This honor is supposed to go once again to Misaka Mikoto of Railgun S, but because of the unexpected arrival of this maladjusted misfit named Tomoko Kuroki there was a change of heart. Well, at least mine. Despite of her crazy antics I can't not help myself but love her to bits. There's a part of her that I see in myself -- that makes me sad and at the same time makes being alone less lonely knowing that there is a character representing the minority of us unfit in this cookie cutter world.

Best Supporting Character - Summer 2013

Armin's character did a lot of growing up during the first season of Shingeki no Kyojin. He is the epitome of character development. Because as the series progresses so does he. He used to be a weakling, but he knows how to capitalize on his best asset -- his brain -- and he uses it well. He is the thinking man's character, and while we are hating Eren for his poor decisions I like Armin more and more for showing us that people do improve over time. 

Best Villain - Summer 2013

The choice for this category goes out to the character that really got on my nerves this summer, and that is no less than Soun Ebisugawa, the patriarch of the Ebisugawa clan. I want to enter the screen and punch him in the face for what he did to the Shimogamos. He is the shit and the most loathsome. If a villain can do that to you then I think he is highly effective in his role, and that's what makes him the best villain in my opinion. 

Favorite Recurring Character - Summer 2013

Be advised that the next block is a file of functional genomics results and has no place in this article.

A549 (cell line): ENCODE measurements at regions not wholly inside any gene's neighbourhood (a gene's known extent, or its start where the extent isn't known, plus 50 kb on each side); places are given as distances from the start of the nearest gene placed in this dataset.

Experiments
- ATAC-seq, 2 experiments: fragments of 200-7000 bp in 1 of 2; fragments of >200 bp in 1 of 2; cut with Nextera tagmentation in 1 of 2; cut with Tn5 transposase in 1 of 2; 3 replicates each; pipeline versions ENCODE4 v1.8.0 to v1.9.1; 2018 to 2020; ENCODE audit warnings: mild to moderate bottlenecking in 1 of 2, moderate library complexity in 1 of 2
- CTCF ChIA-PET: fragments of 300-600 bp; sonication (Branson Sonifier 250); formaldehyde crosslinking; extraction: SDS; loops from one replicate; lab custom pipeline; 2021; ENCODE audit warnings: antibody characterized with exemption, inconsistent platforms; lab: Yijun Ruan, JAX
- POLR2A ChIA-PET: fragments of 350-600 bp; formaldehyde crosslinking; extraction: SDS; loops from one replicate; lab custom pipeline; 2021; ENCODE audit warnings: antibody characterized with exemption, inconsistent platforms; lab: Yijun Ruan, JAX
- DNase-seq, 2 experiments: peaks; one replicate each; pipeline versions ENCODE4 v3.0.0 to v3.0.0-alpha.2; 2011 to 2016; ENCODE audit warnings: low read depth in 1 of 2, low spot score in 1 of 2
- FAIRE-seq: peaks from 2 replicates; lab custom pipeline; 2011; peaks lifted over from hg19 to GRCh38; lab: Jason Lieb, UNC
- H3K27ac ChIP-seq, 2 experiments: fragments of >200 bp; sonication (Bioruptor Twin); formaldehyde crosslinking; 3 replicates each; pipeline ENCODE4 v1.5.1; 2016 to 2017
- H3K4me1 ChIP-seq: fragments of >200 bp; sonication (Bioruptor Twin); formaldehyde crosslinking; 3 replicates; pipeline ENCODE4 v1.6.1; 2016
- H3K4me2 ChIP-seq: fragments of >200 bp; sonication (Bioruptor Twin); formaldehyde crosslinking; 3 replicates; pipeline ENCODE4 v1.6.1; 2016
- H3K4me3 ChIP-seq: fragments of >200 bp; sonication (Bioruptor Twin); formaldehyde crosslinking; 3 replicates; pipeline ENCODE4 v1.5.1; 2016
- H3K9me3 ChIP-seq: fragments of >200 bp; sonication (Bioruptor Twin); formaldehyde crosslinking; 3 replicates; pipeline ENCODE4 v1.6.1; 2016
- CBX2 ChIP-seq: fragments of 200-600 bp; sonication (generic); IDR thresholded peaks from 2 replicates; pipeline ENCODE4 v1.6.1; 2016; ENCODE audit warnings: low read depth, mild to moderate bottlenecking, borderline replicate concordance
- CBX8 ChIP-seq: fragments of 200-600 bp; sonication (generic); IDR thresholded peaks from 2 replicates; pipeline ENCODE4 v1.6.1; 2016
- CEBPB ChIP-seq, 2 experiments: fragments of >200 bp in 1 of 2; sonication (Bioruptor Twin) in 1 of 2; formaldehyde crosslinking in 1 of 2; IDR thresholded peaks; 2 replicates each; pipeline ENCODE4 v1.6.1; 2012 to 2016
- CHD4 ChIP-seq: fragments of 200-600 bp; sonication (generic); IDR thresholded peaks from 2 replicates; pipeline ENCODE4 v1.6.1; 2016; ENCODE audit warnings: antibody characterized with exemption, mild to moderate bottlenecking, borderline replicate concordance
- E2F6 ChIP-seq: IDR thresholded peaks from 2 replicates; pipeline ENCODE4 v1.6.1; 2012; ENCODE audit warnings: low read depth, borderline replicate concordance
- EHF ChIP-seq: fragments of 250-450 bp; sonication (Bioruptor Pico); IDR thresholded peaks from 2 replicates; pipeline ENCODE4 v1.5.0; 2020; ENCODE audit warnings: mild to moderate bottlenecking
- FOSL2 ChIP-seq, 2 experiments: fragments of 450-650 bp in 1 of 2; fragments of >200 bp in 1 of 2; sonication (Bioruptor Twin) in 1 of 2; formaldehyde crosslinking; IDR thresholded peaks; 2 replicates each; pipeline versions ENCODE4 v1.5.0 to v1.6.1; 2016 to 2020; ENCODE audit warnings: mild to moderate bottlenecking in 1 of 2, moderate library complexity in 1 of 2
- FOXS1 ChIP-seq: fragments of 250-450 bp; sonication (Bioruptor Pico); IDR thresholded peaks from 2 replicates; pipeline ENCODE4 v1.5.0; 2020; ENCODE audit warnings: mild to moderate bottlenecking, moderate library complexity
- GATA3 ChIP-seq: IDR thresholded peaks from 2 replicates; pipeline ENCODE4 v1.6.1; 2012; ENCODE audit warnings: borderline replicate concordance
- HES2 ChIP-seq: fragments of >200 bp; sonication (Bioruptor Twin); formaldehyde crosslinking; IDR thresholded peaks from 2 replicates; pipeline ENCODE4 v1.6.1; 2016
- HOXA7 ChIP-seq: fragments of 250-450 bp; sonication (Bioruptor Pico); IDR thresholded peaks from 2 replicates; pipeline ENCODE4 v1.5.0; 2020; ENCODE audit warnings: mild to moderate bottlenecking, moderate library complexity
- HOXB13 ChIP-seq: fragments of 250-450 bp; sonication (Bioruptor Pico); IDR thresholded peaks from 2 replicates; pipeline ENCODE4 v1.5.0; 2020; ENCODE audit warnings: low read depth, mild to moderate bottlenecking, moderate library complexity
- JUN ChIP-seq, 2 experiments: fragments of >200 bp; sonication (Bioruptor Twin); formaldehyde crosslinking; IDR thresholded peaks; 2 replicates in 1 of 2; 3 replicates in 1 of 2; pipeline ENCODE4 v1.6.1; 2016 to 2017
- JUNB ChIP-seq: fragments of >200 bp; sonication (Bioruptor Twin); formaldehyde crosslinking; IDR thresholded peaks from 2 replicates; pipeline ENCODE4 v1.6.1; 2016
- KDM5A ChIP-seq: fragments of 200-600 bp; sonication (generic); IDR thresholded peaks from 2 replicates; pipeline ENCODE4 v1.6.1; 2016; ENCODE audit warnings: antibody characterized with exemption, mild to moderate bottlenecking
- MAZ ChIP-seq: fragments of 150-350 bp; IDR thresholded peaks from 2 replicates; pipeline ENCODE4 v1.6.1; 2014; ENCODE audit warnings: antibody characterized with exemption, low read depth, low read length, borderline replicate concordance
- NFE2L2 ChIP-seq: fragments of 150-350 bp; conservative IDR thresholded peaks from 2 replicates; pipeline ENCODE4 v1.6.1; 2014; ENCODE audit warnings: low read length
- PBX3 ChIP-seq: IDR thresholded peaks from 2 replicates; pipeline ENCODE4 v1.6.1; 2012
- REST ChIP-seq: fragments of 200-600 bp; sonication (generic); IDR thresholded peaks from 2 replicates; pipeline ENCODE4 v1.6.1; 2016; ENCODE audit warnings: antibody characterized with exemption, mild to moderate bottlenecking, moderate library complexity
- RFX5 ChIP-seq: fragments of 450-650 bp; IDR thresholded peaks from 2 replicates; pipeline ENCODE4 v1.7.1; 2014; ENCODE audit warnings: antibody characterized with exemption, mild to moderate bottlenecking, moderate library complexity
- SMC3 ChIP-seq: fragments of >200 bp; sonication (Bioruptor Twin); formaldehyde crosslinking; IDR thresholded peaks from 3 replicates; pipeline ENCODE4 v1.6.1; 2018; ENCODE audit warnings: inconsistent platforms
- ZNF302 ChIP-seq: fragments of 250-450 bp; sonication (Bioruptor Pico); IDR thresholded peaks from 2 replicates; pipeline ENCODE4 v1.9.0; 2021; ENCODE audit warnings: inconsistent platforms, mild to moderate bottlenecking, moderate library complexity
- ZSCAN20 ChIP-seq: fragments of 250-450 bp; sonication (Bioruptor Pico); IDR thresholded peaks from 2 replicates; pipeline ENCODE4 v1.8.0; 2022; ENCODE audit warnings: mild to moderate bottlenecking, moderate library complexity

Touma is actually the lead cast of the main franchise of this series and he is more of a guest starrer in Railgun if you ask me. But this is my blog and I think his role in the Sister's arc for Railgun S makes him a recurring character. He's been popping in this anime from time to time anyway to qualify as one. We all know that Touma is sincerely a nice guy, being nice is second skin to him, especially when it comes with women. But I think it's so damn cute for him to be there for Mikoto when she needed help the most. He kicked the butt of Accelerator, taught Mikoto to rely on her friends, made her blushed and forced the eternal tsundere to baked cookies. Now that's one cool guy. 

Most Underappreciated - Summer 2013

I'm sad that this series received such a lukewarm reception. RandomC did not even blogged this one. Along with the viewers from MyAnimeList we felt that this anime did a great job, but is completely overlooked by many. I haven't read the manga where this anime was based on but I think each episodes of the Second Generation Genshiken is truly enjoyable. Being a self-confessed fujoshi I think it is nice to watch a series that depicts the current standing of otaku's of this age and time. We've been seeing a lot of traps in anime and I like that Genshiken gave us a character that focuses on the mindset of one. Overall, this series is a study on society and it deserves a second look for the uninitiated.

Disappointment - Summer 2013

It can be wrong to have high expectations on one thing because in the process you'll be disappointed when it didn't live up exactly to your imagination. Given that this is made by KyoAni I have reservations of including it as a disappointment. However, the last two episodes sealed its fate for me. I've always like the works of Mamoru Miyano, but his role as Rin Matsuoka is just spiteful in my opinion -- he is so damn capricious and spoiled. While Haru's melancholia for Rin is so over the top. I don't mind the slight BL foreshadowing, heck I'm a fujoshi. But I want my guys to be guys, not a bunch of whining girlies. The only male swimmer that played appropriately here is Seijuurou. Gou on the other hand made watching this series worthwhile because of her fun and bubbly personality. There will be a second season next year, hopefully the story will be better and we can get some sense from each characters.